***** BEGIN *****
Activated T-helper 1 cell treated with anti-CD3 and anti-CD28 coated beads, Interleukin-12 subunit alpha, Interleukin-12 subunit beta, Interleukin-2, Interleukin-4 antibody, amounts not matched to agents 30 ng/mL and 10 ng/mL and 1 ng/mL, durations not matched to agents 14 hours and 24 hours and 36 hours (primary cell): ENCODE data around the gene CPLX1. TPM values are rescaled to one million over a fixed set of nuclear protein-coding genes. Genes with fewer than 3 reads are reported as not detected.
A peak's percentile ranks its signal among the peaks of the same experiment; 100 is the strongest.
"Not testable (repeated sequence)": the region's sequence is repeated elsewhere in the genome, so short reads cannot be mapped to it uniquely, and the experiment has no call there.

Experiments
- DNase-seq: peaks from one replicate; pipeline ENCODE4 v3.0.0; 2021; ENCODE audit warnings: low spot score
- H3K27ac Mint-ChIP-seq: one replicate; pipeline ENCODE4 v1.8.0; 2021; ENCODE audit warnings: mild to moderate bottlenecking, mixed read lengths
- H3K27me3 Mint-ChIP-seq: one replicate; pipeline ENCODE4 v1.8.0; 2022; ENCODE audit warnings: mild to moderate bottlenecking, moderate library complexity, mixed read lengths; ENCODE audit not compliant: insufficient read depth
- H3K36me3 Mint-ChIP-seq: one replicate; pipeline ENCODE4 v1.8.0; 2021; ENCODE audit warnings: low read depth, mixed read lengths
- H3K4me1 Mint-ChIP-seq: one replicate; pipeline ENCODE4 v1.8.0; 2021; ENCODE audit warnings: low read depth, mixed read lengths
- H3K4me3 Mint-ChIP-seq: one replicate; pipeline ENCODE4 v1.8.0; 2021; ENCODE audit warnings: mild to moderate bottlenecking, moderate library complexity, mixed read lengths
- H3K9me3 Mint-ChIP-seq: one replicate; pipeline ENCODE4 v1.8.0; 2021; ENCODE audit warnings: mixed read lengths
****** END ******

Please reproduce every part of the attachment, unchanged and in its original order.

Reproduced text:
Activated T-helper 1 cell treated with anti-CD3 and anti-CD28 coated beads, Interleukin-12 subunit alpha, Interleukin-12 subunit beta, Interleukin-2, Interleukin-4 antibody, amounts not matched to agents 30 ng/mL and 10 ng/mL and 1 ng/mL, durations not matched to agents 14 hours and 24 hours and 36 hours (primary cell): ENCODE data around the gene CPLX1. TPM values are rescaled to one million over a fixed set of nuclear protein-coding genes. Genes with fewer than 3 reads are reported as not detected.
A peak's percentile ranks its signal among the peaks of the same experiment; 100 is the strongest.
"Not testable (repeated sequence)": the region's sequence is repeated elsewhere in the genome, so short reads cannot be mapped to it uniquely, and the experiment has no call there.

Experiments
- DNase-seq: peaks from one replicate; pipeline ENCODE4 v3.0.0; 2021; ENCODE audit warnings: low spot score
- H3K27ac Mint-ChIP-seq: one replicate; pipeline ENCODE4 v1.8.0; 2021; ENCODE audit warnings: mild to moderate bottlenecking, mixed read lengths
- H3K27me3 Mint-ChIP-seq: one replicate; pipeline ENCODE4 v1.8.0; 2022; ENCODE audit warnings: mild to moderate bottlenecking, moderate library complexity, mixed read lengths; ENCODE audit not compliant: insufficient read depth
- H3K36me3 Mint-ChIP-seq: one replicate; pipeline ENCODE4 v1.8.0; 2021; ENCODE audit warnings: low read depth, mixed read lengths
- H3K4me1 Mint-ChIP-seq: one replicate; pipeline ENCODE4 v1.8.0; 2021; ENCODE audit warnings: low read depth, mixed read lengths
- H3K4me3 Mint-ChIP-seq: one replicate; pipeline ENCODE4 v1.8.0; 2021; ENCODE audit warnings: mild to moderate bottlenecking, moderate library complexity, mixed read lengths
- H3K9me3 Mint-ChIP-seq: one replicate; pipeline ENCODE4 v1.8.0; 2021; ENCODE audit warnings: mixed read lengths